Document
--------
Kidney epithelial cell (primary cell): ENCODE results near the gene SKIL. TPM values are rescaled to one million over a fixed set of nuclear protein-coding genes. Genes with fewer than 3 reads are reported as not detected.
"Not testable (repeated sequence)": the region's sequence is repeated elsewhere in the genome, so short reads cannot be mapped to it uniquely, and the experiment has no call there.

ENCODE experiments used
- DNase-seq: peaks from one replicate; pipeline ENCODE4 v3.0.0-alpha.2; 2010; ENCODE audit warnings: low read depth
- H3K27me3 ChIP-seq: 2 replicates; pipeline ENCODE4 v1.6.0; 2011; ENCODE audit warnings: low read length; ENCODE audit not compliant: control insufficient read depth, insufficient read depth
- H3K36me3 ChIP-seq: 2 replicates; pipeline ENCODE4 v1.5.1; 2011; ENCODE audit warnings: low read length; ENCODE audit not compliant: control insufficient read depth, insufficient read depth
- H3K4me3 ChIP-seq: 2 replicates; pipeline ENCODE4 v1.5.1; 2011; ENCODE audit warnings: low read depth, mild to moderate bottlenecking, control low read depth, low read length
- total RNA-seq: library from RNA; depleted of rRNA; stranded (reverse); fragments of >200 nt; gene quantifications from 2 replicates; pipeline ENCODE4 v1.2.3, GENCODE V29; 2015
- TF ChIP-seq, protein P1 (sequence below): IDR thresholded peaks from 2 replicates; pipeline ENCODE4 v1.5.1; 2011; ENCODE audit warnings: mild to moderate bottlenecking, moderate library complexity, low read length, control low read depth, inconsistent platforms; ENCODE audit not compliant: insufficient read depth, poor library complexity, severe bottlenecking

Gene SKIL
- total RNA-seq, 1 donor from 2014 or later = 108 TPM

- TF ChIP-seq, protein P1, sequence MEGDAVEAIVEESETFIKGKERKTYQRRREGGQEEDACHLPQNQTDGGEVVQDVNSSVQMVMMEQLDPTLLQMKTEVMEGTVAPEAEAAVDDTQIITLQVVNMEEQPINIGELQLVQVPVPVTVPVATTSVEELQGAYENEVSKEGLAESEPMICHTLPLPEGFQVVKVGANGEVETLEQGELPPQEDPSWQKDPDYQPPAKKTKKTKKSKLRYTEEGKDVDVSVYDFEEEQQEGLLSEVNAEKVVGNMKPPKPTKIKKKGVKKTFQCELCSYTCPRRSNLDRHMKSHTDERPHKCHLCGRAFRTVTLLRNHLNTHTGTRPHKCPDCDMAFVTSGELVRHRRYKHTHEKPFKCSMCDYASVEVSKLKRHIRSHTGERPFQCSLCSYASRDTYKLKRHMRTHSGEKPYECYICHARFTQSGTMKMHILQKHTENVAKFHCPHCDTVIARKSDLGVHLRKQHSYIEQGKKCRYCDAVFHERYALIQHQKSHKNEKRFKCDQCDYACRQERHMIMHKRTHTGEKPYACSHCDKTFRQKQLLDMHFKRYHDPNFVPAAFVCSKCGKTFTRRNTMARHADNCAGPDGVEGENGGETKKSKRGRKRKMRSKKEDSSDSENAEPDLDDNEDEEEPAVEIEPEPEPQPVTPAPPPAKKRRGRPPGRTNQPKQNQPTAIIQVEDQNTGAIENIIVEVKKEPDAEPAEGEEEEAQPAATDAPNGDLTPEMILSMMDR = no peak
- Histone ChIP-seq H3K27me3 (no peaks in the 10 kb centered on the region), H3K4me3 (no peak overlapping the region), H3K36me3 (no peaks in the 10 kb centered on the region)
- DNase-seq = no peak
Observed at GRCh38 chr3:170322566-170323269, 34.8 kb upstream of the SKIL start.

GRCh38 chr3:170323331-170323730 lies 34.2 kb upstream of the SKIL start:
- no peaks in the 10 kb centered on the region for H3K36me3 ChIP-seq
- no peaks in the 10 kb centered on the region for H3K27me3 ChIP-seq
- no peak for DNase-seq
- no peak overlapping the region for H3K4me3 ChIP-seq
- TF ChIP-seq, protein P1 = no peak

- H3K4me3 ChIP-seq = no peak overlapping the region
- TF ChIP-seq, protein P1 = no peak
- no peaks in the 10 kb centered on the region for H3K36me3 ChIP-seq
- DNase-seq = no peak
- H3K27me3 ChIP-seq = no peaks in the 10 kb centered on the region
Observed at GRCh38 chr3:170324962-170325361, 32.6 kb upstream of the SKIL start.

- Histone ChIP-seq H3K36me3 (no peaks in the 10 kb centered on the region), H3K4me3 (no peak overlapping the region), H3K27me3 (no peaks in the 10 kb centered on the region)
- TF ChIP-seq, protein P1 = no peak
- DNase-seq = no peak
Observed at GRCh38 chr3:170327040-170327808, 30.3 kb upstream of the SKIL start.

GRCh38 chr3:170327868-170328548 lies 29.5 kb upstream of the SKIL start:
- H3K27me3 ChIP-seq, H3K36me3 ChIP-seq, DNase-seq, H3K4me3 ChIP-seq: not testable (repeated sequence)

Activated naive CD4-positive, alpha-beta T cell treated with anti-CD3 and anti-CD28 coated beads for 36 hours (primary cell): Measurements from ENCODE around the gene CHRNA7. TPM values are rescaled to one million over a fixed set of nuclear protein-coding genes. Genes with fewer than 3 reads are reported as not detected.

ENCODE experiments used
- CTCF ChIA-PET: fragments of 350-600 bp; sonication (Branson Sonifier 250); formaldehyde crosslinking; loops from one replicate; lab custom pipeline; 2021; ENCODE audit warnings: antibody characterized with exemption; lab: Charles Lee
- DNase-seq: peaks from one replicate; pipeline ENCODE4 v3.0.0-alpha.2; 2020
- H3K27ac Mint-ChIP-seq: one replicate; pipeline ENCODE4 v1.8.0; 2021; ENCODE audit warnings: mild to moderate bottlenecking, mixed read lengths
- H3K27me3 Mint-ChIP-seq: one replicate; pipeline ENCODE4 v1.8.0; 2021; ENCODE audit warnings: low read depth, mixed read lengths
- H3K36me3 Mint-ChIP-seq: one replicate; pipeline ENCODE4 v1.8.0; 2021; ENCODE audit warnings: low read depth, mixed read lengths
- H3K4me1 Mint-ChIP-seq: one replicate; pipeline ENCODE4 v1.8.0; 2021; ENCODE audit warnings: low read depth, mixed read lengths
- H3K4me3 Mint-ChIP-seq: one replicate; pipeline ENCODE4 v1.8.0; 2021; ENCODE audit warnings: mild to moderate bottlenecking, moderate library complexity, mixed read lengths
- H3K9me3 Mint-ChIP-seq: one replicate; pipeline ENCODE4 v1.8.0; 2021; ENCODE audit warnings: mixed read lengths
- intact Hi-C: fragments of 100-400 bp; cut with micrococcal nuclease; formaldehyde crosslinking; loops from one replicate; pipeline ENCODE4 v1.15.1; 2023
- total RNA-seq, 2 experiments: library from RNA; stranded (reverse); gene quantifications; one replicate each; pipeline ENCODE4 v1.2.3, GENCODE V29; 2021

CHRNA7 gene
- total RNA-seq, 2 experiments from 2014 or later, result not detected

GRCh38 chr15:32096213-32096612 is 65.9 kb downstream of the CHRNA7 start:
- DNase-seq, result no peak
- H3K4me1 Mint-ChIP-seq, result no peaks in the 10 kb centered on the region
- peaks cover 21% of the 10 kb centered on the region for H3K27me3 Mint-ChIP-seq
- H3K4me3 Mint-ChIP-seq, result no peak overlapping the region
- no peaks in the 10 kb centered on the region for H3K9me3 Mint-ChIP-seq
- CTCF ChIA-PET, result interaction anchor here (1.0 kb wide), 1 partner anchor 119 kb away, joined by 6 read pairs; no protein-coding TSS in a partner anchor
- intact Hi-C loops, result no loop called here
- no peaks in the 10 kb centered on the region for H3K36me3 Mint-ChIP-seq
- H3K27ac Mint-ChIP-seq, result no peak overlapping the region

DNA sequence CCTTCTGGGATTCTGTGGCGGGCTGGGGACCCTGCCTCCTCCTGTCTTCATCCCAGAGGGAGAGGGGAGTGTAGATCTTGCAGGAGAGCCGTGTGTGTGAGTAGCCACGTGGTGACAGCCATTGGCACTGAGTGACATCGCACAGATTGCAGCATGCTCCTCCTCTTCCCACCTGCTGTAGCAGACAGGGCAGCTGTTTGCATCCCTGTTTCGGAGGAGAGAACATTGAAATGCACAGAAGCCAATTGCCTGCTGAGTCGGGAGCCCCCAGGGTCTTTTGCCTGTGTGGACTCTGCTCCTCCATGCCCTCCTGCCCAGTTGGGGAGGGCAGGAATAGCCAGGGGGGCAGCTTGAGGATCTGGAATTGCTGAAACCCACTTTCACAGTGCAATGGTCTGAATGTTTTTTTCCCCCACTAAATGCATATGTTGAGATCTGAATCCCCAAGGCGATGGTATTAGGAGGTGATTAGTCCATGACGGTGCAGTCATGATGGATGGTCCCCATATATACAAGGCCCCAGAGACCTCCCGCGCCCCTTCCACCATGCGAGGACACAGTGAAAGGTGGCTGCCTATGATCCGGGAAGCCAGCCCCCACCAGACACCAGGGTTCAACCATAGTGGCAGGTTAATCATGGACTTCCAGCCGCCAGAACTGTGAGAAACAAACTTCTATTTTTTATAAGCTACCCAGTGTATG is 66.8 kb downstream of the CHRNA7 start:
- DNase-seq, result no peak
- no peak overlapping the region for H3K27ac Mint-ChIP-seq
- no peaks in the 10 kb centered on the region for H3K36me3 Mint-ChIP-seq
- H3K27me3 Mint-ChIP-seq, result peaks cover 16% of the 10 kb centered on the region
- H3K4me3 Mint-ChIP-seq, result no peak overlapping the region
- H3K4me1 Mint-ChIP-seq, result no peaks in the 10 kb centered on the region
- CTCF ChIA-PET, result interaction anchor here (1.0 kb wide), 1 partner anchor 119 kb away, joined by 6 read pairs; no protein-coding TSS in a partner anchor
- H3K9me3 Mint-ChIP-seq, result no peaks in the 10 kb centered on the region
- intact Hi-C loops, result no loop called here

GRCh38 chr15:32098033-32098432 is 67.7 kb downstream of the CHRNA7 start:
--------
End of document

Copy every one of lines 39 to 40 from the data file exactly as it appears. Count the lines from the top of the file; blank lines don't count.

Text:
- H3K27me3 Mint-ChIP-seq: one replicate; pipeline ENCODE4 v1.8.0; 2021; ENCODE audit warnings: low read depth, mixed read lengths
- H3K36me3 Mint-ChIP-seq: one replicate; pipeline ENCODE4 v1.8.0; 2021; ENCODE audit warnings: low read depth, mixed read lengths